Peace of Westphalia


Also found in: Wikipedia.
ThesaurusAntonymsRelated WordsSynonymsLegend:
Noun1.Peace of Westphalia - the peace treaty that ended the Thirty Years' War in 1648
Translations
Westfälischer Friede
References in classic literature ?
Previous to the peace of Westphalia, Germany was desolated by a war of thirty years, in which the emperor, with one half of the empire, was on one side, and Sweden, with the other half, on the opposite side.
But as a reminder, the Peace of Westphalia in 1648, which ended European religious wars between Protestants and Catholics, was not a result of enlightened thinking and agapeic love.
They form the foundations of the 1648 Peace of Westphalia, which recognised after the Thirty Years War that sovereign states have their own interests to defend, and must engage with other states on a reciprocal basis.
Europe has come a long way - from the Peace of Westphalia and the Treaty of Aix-la-Chapelle in 1748 to the Congress of Vienna in 1815 and the Treaty of Rome in 1957.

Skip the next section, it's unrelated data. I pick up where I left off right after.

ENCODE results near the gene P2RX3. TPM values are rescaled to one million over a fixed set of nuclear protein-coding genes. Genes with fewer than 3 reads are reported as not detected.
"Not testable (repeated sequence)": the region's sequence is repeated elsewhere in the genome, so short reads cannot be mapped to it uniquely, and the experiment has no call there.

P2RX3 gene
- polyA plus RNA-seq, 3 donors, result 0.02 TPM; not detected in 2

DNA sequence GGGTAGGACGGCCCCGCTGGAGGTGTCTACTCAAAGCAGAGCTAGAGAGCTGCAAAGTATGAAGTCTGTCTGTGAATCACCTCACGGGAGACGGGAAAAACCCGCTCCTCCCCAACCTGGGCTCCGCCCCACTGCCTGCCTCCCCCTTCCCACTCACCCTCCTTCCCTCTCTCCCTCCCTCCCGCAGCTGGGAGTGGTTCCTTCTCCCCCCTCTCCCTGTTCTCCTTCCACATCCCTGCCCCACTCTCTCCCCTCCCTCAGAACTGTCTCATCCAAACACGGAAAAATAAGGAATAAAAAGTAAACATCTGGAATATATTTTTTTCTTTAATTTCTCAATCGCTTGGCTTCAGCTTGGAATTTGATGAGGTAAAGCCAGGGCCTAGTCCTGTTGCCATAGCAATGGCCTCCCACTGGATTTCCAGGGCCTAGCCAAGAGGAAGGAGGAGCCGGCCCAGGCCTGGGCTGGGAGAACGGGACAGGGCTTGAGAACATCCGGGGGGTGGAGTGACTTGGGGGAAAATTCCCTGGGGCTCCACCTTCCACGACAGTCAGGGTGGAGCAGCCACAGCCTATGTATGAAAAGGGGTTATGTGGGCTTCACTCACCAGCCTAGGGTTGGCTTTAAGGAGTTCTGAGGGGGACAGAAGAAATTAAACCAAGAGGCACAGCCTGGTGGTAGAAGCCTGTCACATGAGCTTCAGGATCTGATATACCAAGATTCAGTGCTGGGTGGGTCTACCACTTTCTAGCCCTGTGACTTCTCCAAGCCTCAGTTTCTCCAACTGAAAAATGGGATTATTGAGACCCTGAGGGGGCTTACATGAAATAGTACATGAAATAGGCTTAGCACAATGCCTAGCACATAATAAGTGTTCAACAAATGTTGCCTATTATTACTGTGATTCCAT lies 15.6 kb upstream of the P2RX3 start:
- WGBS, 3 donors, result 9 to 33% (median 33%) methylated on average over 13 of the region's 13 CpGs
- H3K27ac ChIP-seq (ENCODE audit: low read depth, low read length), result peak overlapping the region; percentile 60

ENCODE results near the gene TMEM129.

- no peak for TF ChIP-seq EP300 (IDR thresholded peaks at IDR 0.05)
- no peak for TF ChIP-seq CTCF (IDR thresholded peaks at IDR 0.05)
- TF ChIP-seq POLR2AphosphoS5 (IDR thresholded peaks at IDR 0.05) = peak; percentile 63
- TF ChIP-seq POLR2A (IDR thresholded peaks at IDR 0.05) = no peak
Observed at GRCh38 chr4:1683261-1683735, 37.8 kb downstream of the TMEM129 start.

This refreshing discussion is based on the Peace of Westphalia, the treaty that put an end to the Thirty Years War in Europe in 1648.
The Peace of Westphalia, which ended the European religious wars in 1648 and established the first sovereign nationstates, involved 109 political entities and took two years to sign.
Your Majesty, King Abdullah, when you received the Peace of Westphalia Prize a few years ago, you made an impressive plea for mutual respect, cooperation and peace between people of all religions and all nations.
That conventional wisdom may be turned on its head now, given that competing centres of power will, for the first time since the Peace of Westphalia, create their own institutional arrangements for exerting influence.
In addition, even the most forceful advocates of its revitalization must bear in mind a distressing precedent: the principal efforts to introduce order, whether regional or global in scope, have resulted less from foresighted statecraft than from cataclysmic upheavals, as demonstrated by these major examples: The centrality of the nation-state to geopolitics emerged from the Peace of Westphalia, which marked the end of the Thirty Years' War (161848).
The book divides international diplomacy into two historical eras: before and after the Peace of Westphalia (1648).
Setting up a regime similar to that of the Peace of Westphalia is a "complex, frustrating, (and) very slow process," based on multilateralism, which the Trump administration rejects, he continued.
1648: The Peace of Westphalia brings an end to the Thirty Years'War.